Onsen tamago is a Japanese egg cooking method that originally involved eggs being placed in a hot spring (onsen) for slow-cooking. In this method, heat permeates gradually and the eggs cook very gently. They emerge with a beautifully creamy texture and a yolk that is more firm than the white. The result is pretty much the opposite of poaching or soft boiling which will produce a firm white and a runny center.
Right now, many of us are itching to plant and yearning to see spring greens pushing up through the ground. Escarole is a crisp, bitter winter green that you can enjoy while waiting for those more tender spring greens to arrive. It can be sautéed, or can be eaten fresh as we have it in this salad. Not quite ready to dig in the dirt? Sprouting your own chickpeas is an easy way to scratch that spring planting itch (just think of it as tabletop gardening).
Oh my once, oh my twice, oh my chicken soup with rice! Did you know that the healing power of chicken soup has been scientifically proven? When your immune system takes a hit, chicken soup will actually help you to get well more quickly. In our version of Jewish penicillin, we save the chicken skin from the poached bird, fry it in a pan, and crumble it over the top of the soup like bacon. Have some, you'll feel better (even if you're already feeling fine).
We love a rich, warm snack this time of year--especially after sledding or shoveling the walk. These buttery, herbal turnovers are perfect as appetizers too. They can be assembled ahead of time and frozen for up to one month (without the egg wash). You can use our Gluten-Free Cream Cheese Pastry Dough or any version that you have handy.
If you love a martini, you’ll love this stew. Why? Juniper is the essential flavor in gin, and it marries perfectly with venison here in this winter stew. Vermouth will help mellow any gaminess from the venison. If beef is more readily available to you, try the recipe with chuck roast instead. Wait until the next day to eat this--stew is always best a day or two later, after the flavors have melded together.
It’s that time of year when colds are flying around, descending on everyone like Hitchcock’s birds. This stew is a spicy, garlicky fix for any oncoming bug and it comes together quickly. The flavors are based on a Korean dish called kimchi–jjigae, traditionally made with overripe, super sour kimchi that mellows as it cooks. Here, we’ve taken many liberties in making it our own. We love to add sliced tatsoi, shiitake mushrooms, long green Korean chili peppers, and rice noodles for a warming meal.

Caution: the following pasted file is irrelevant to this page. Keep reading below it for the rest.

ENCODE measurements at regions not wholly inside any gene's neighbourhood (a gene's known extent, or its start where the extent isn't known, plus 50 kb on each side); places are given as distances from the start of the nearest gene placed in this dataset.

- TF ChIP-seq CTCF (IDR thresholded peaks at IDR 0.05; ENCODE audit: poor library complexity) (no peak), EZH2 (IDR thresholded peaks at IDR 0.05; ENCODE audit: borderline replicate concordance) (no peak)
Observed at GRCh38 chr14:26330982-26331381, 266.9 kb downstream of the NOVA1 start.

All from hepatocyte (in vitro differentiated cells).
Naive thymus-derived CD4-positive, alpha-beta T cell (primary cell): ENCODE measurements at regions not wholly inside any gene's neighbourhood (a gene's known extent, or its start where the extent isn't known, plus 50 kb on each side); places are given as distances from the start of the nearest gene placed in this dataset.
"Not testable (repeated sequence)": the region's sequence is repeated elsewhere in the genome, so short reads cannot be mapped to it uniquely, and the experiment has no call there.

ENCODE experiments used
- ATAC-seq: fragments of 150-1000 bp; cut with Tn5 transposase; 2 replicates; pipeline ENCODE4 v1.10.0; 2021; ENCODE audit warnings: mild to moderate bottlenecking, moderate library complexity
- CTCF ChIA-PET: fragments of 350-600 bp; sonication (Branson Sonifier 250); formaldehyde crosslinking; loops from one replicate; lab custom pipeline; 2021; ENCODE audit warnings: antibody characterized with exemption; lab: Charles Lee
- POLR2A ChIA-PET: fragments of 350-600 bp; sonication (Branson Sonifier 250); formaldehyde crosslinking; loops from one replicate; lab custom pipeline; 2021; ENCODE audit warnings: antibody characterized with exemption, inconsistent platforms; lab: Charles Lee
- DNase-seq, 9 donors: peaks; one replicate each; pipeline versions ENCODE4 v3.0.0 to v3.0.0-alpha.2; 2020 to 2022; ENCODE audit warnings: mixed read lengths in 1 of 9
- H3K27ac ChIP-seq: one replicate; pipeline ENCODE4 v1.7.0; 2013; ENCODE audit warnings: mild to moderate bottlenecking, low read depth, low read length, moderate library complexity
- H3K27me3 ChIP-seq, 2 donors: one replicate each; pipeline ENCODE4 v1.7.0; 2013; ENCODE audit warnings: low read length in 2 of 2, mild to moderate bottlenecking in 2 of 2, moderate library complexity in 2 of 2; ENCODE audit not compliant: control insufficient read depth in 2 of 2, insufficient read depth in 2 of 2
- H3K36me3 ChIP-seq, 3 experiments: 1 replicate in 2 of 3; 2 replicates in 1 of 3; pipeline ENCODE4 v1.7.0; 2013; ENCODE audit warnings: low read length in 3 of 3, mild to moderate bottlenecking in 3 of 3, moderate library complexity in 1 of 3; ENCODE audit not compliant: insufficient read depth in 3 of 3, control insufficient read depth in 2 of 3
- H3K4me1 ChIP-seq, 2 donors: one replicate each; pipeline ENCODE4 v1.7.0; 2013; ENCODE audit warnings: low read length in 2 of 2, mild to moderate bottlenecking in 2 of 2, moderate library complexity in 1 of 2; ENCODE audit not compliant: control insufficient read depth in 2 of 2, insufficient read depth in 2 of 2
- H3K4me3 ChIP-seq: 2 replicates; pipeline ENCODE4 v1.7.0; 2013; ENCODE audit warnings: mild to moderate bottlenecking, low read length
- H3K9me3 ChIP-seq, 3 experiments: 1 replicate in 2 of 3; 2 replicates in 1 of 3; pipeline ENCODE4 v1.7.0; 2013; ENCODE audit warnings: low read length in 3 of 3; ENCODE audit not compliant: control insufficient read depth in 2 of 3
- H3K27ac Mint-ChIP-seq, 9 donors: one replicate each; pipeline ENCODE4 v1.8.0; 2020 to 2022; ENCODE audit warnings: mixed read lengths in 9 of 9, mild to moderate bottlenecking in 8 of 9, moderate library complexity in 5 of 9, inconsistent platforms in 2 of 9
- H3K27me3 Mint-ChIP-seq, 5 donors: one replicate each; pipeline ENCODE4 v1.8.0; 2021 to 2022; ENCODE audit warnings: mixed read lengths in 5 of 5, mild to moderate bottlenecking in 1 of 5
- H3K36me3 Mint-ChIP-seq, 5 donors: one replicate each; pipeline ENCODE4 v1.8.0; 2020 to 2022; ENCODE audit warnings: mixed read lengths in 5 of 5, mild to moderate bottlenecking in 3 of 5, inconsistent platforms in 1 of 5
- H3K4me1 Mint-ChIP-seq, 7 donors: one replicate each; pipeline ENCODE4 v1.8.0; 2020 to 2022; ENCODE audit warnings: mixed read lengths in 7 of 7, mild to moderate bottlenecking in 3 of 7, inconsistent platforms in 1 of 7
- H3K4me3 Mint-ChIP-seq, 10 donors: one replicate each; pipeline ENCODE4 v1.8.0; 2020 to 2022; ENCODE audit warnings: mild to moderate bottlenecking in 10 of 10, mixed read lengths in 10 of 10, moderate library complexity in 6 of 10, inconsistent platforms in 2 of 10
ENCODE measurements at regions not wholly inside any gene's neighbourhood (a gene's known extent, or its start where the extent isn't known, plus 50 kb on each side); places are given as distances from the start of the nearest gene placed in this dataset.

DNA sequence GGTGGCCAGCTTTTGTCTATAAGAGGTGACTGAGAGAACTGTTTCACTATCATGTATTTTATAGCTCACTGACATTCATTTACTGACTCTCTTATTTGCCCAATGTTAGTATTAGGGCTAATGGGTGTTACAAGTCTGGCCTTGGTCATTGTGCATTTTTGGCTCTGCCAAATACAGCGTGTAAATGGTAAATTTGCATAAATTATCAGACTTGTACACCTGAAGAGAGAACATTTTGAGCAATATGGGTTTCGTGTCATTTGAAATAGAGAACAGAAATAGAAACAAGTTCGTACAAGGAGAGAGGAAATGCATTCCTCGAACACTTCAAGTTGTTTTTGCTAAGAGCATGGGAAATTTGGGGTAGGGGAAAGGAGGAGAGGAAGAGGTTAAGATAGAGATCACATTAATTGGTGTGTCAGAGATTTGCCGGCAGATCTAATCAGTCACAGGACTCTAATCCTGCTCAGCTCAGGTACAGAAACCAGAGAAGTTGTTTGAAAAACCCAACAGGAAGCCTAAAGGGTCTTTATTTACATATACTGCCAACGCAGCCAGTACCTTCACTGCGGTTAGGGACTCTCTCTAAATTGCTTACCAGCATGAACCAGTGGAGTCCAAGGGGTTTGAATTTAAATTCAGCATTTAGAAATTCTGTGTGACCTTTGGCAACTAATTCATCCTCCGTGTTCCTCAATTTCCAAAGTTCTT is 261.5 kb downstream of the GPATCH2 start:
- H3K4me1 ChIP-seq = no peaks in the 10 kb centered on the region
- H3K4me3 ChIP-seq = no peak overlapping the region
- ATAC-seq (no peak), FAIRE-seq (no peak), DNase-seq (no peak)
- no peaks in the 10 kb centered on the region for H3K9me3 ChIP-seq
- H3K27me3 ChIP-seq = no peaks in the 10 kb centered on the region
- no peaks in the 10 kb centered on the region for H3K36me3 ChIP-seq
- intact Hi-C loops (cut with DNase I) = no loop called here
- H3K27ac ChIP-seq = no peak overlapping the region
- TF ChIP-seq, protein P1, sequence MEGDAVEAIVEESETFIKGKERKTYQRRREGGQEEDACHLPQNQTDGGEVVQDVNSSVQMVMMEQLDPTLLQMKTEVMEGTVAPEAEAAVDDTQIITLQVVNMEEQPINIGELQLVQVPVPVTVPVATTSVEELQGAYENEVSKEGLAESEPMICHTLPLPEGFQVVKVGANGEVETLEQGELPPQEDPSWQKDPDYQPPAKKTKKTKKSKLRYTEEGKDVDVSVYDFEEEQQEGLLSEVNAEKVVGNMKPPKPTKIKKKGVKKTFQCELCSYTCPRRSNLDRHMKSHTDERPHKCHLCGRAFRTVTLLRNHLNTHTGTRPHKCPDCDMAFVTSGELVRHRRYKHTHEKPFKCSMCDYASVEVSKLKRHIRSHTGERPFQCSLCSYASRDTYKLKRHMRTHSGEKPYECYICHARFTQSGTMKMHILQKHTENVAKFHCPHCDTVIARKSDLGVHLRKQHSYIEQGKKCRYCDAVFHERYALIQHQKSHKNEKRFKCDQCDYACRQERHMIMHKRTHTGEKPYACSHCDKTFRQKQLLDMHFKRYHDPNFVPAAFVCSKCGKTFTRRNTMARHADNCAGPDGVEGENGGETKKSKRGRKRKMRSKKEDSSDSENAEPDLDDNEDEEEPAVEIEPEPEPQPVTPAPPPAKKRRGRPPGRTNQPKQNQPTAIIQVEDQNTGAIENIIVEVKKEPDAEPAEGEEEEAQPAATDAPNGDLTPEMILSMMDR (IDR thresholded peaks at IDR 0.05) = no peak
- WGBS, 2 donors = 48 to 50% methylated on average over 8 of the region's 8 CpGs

Risotto is an easy and relaxing thing to make on a cozy fall night at home with friends. Everyone hangs out in the kitchen and takes turns stirring, all the while conveniently sipping on the white wine used in the dish. Our risotto has a twist that makes it a bit more healthy too, which is great during this time of year when our lust for vegetables can wane. We up the veg quotient by replacing about half of the rice with cauliflower. It’s just as hearty as usual and no less creamy. The rice does its job of releasing starch while being stirred, creating that signature creamy risotto texture and the pumpkin adds a rich and earthy fall flavor.
We’re expecting a frost in upstate New York this week and that means great things for spinach! In order to keep from freezing the plant converts starch to sugar, so after a frost you’ll find spinach that has a sweeter, deeper flavor. This salad strikes a nice balance as we try to eat healthfully while honoring our seasonal craving for comfort food. It’s a really indulgent little cake of warm cheese with a crust of nutrient-rich seeds on a bed of hearty greens. A wonderful meal for a relaxed weekend chat with a friend, glass of wine in hand.